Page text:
University Librarian’s Statement



Hsueh-Hua Chen


NTU Library has long served as the hub of the NTU campus, and even in this new era of web-based reading, it continues to welcome upwards of 10,000 visitors each day.  Nonetheless, over my eight-years as university librarian, I have witnessed a major shift in the way students relate to the library, prompting us to undergo transformations aimed at ensuring we keep pace with the changing world.

Since we live in an era of multimedia information, NTU Library hopes that students will take the initiative to expand their explorations of different fields beyond print-based materials.  Consequently, the library constantly cooperates with various departments and institutes in organizing exhibitions, lectures, and film screenings, which are based on a variety of visual media, to help cultivate the students’ appreciation and understanding of the humanities.  Moreover, with an increasing number of resources being shared over the Internet, the library has begun moving in the direction of cloud-based reading rooms.

We have also begun working actively to procure a large collection of digital books as well as digitalize our special archives.  For instance, the Tamshui-Hsinchu Files, which contains a treasure trove of over 19,000 official documents from the period of Qing dynasty involvement in Taiwan, has been uploaded in its entirety to the Internet.

Additionally, NTU Library houses an invaluable, extensive collection of intellectual heritage.  It also provides an environment designed to properly protect and preserve these precious assets of humanity in perpetuity.  As such, the university has been able to maintain a large repository of rare Japanese books and documents since its founding during the period of Japanese colonization.  Numerous Japanese scholars have come to NTU to cooperate on research and publish important studies based on these materials.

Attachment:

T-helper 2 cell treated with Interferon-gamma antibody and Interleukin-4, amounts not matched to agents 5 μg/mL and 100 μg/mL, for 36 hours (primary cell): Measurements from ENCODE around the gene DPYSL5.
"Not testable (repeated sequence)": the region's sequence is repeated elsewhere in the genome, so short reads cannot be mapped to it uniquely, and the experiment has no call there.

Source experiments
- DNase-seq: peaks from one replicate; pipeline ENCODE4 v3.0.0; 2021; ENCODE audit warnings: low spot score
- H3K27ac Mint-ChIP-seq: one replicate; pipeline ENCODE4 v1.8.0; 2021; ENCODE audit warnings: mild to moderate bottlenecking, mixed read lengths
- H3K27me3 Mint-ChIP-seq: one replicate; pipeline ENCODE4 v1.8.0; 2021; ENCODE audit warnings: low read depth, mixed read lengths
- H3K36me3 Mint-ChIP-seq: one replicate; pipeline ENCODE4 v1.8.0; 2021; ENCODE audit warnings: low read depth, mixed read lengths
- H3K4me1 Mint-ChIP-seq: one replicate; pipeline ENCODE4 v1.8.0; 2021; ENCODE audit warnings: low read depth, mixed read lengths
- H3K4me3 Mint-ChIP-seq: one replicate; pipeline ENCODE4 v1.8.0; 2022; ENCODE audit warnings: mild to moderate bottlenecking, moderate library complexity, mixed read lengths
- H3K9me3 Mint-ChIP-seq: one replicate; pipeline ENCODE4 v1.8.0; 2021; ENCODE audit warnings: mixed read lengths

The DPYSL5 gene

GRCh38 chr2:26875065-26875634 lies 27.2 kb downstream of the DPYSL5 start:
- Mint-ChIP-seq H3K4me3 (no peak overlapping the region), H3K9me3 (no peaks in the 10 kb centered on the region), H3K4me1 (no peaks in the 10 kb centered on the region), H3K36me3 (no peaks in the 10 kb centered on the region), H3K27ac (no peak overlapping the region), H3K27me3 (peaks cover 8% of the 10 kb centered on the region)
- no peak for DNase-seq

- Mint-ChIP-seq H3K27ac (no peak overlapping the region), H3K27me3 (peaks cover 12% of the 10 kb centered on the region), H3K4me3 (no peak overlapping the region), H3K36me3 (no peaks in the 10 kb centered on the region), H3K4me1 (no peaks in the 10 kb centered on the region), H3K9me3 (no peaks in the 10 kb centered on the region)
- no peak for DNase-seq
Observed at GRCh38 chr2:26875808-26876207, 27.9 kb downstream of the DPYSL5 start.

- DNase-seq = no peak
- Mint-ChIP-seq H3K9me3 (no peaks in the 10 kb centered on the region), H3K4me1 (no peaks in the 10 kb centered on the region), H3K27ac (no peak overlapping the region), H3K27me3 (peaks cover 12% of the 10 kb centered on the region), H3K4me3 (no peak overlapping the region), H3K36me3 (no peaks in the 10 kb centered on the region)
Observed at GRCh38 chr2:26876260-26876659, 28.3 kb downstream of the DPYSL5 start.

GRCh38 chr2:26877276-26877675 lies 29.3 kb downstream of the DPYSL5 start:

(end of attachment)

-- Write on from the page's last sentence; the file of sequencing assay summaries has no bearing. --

One of the most noteworthy examples of these materials is an archive of historical documents from the Ryukyu Kingdom of Okinawa.  Since Okinawa’s historical records were destroyed during wartime, our well-preserved collection has become a vital resource for research on the Ryukyu Kingdom.

NTU holds an abundance of valuable resources.  Apart from the archives maintained at NTU Library, the ten museums of the NTU Museums Group also possess fascinating collections.  I sincerely hope that as students pursue knowledge in their respective fields of study, they will also take advantage of these important resources to develop a deeper understanding of subjects outside of their majors.